By: Karl Flinders
Mumtalakat’s head of IT, Mohamed Sater, is modernising the IT infrastructure of the organisation through cloud computing
Mohamed Sater oversees the government-owned group, Mumtalaket, which holds all the Bahraini government’s non-oil and gas assets.
Bahrain sovereign wealth fund Mumtalakat is a holding company with about 60 companies in 14 countries under its umbrella, the total value of which is about $15bn.
Most of the companies it holds have their own separate IT departments, but Sater runs a team of five people that do the IT for the group company and supports four member companies directly, because they have no IT resources.
Sater studied his undergraduate degree in computer science at Brunel University in London and completed his post-graduate studies in design and management of information systems at the London School of Economics. He has worked in the financial services and IT industries and has been at Mumtalakat since 2011.
He recently achieved a first in Bahrain by helping Mumtalakat become the first government organisation in the country to migrate cloud-based systems to Amazon Web Services’ (AWS) datacentre in the Gulf state. This was part of a wider cloud migration project that began in May 2018, when Mumtalakat realised that it and the four group companies it supported direct with IT, needed a new infrastructure.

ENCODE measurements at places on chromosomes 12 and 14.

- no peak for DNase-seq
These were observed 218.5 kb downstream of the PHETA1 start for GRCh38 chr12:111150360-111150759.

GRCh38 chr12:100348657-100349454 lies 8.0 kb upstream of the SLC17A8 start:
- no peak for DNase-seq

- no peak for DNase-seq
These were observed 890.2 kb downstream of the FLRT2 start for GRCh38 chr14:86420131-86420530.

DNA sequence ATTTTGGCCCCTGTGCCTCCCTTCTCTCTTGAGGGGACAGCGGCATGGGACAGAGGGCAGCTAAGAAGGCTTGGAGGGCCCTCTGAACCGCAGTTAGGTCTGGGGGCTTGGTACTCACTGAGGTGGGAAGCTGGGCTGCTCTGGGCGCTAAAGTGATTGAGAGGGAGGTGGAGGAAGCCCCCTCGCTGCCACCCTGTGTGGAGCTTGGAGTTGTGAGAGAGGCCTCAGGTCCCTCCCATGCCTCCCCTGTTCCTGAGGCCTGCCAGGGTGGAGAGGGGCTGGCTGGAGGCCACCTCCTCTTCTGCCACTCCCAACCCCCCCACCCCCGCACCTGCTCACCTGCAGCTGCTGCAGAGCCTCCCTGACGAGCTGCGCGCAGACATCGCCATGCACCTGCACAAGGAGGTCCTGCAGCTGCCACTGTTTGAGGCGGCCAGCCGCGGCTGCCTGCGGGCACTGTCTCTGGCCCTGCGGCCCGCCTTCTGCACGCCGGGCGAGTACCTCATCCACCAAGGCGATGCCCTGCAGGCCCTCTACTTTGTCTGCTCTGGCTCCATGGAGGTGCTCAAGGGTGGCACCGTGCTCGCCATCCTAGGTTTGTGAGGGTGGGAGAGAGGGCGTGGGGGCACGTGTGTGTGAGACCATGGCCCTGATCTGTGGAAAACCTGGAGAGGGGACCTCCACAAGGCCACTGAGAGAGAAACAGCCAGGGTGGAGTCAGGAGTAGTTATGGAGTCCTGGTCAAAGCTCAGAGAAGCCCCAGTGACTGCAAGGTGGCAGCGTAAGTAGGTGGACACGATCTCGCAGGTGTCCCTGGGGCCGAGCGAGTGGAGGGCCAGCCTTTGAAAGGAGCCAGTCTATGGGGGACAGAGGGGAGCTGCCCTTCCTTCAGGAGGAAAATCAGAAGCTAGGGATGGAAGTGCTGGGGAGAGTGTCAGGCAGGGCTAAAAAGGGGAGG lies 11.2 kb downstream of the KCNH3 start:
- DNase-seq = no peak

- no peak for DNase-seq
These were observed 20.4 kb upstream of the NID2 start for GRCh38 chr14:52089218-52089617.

Sater and his internal team of five people completed this migration for Mumtalakat and the four companies it supports directly. Mumtalakat estimates that costs have fallen by 50% by moving from on-premise to the cloud. The organisation’s core systems are its ERP, SharePoint and email.
But moving away from the traditional servers in datacenters model and the heavy maintenance that goes with it is not just about cutting costs. Modernising IT was the main driver, said Sater. “Mumtalakat recognised that there is a big change in the IT environment and the future, and we are trying to become more modern in our implementation of IT,” said Sater.
Moving to cloud services
He said the first step for the organisation was to move to cloud services. It chose to work with Amazon due to the company’s infrastructure in Bahrain – but it was not just about moving to AWS. While it largely uses AWS, certain systems sit in the Microsoft Azure cloud. “Where it makes sense we will use other cloud suppliers.”
AWS gets to the majority of the workload, and its local infrastructure provides lower communications costs and faster services. “AWS is also investing in Bahrain and we want to support it,” said Sater.